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Is fear an effective driver of performance?

Plus, new car sales hit five-year high, private equity M&A growth, and a new Barbie exhibition launches

England players watching their team play Iceland The England football team have used a psychologist to overcame fear

Polls are officially open in the United Kingdom for the general election. Both Jeremy Hunt and Rachel Reeves have articles in The Times aimed at convincing fence-sitters but, if the final YouGov MRP poll is to be believed, change may be on the horizon.

Change is often associated with fear – and quite rightly so. An injection of uncertainty, loss of control, and self-doubt can all be dredged up when change is rife. Our expert Catherine Baker says that fear can be harnessed in the short term to drive performance, but leaders need to be careful it doesn’t become engrained.

Baker is the author of Staying the Distance: The Lessons from Sport that Business Leaders Have Been Missing. It’s packed with lessons from the sporting world, including insights from the New Zealand rugby union team, Dame Jessica Ennis-Hill, Sir Chris Hoy and Mel Marshall, coach of Olympic gold medallist swimmer Adam Peaty.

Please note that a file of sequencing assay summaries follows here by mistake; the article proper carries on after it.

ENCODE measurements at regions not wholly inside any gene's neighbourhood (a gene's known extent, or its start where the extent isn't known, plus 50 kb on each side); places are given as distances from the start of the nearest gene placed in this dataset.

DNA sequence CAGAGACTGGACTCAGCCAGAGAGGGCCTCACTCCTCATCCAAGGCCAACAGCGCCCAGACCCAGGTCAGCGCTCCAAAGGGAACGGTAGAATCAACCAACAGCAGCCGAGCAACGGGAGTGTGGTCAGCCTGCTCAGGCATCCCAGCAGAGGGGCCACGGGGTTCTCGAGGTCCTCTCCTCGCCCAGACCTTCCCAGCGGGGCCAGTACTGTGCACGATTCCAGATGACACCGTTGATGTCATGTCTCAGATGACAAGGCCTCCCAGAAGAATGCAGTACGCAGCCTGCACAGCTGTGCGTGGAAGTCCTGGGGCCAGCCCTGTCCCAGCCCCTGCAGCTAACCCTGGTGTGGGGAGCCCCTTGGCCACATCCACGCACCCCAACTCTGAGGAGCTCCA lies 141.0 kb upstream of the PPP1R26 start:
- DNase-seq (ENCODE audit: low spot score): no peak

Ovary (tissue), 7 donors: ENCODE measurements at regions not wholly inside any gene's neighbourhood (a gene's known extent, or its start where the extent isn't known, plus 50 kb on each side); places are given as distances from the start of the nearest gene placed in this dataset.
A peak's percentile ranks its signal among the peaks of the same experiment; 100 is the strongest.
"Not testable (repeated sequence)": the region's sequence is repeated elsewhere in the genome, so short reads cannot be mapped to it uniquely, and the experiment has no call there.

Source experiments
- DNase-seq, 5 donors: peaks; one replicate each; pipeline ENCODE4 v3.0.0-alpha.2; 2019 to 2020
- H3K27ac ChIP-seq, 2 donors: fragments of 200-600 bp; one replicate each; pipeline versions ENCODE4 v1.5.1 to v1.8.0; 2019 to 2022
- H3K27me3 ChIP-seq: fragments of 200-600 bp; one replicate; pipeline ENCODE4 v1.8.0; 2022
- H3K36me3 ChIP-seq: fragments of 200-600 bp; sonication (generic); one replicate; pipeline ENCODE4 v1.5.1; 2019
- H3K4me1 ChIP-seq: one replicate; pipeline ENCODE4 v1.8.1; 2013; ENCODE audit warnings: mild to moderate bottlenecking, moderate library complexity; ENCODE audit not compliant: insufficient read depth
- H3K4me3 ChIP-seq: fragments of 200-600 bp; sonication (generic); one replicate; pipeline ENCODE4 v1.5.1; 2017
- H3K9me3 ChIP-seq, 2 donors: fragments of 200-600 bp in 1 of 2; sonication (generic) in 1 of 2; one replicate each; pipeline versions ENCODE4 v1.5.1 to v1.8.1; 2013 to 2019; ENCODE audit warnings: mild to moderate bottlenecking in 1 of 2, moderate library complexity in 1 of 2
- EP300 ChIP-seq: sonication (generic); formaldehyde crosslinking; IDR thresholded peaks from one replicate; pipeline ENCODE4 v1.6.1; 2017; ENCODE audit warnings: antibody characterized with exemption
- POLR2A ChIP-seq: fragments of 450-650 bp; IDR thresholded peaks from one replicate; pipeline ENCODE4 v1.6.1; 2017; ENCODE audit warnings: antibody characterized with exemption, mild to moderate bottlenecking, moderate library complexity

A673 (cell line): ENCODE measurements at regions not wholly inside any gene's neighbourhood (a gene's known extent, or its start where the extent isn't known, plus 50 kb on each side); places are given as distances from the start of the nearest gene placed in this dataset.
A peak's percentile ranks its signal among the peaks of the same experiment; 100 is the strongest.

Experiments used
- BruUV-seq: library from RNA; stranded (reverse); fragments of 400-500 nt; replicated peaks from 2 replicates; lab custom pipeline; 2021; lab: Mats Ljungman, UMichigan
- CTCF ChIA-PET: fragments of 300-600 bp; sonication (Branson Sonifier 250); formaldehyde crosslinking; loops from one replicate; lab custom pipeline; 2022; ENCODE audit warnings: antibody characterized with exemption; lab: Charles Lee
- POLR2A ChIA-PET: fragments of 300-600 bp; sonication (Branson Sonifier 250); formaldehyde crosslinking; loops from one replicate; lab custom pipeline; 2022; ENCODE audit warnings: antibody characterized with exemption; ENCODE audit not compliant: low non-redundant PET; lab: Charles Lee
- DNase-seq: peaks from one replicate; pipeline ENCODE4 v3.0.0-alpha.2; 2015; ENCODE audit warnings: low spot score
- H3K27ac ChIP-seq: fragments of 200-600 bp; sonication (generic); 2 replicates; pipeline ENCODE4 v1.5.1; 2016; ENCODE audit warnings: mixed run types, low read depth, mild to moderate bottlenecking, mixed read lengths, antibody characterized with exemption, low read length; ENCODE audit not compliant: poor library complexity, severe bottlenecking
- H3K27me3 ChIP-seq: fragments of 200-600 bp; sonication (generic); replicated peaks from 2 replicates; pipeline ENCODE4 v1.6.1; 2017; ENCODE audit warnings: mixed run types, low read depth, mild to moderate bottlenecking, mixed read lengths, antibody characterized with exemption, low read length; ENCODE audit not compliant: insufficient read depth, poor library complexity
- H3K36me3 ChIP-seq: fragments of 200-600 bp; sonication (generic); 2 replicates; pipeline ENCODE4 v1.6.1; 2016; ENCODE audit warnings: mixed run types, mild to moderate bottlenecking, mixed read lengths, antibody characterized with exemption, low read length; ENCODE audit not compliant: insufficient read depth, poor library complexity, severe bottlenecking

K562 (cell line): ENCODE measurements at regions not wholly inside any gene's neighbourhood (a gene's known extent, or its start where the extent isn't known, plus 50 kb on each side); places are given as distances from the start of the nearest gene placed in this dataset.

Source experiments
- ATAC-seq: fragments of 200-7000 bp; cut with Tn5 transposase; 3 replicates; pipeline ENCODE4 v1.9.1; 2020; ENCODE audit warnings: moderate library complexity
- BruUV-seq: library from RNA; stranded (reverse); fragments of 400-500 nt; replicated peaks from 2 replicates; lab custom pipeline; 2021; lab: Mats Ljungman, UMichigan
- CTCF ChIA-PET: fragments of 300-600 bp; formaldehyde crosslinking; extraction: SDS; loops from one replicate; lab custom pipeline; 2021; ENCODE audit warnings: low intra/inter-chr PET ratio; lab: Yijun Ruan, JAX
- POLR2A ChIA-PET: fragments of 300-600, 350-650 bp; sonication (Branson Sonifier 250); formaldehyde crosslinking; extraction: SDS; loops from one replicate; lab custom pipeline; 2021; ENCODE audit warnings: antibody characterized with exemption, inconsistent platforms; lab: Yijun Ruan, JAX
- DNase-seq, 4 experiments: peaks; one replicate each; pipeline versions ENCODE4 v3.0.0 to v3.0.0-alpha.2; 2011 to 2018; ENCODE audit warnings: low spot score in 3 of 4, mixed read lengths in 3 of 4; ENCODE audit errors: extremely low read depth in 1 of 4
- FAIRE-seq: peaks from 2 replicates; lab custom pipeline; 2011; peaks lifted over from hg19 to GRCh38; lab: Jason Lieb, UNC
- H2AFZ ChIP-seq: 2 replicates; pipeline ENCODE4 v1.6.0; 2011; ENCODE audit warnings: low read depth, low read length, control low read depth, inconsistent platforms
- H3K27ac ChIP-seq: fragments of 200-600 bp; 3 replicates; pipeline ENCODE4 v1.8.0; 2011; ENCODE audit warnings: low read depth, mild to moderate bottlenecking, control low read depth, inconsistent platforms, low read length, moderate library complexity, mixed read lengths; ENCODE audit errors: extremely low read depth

In her new piece for Business Leader, Baker acknowledges that fear is as rife in elite sport as it is in the workplace and says that leaders would do well to learn lessons from the pros and apply them to their businesses:

Is fear an effective driver of performance? Many years ago, I tried to find my way to some understanding of this topic. And the more I read about and discussed it with elite coaches and athletes in the search for answers, the clearer the message became. Fear can be useful in the short term to drive performance, but it is not a healthy way to motivate somebody over the long term. 

You can read the full article here.

Change may be on the horizon across the pond as well, with Bloomberg reporting that global markets are on high alert for Joe Biden to exit the race for the White House, despite Democratic state governors saying they were backing him yesterday evening.

The trading action after last week’s debate was most acute in the bond market as investors raced to make contingency plans for Biden stepping aside. Vice-president Kamala Harris’s odds were slashed from 25/1 to 5/1 by bookies in the space of 24 hours. She now has better odds of winning November’s election than Biden, second only to Donald Trump.


Business Question

Who am I?

  • I was born in 1971 and grew up in Yorkshire
  • I left school at 16 to programme computer games
  • I became managing director of a mirror business in my 20s
  • Before the age of 30, I owned and/or managed a number of small businesses turning over £400,000 to £4m
  • I founded an energy company in 2015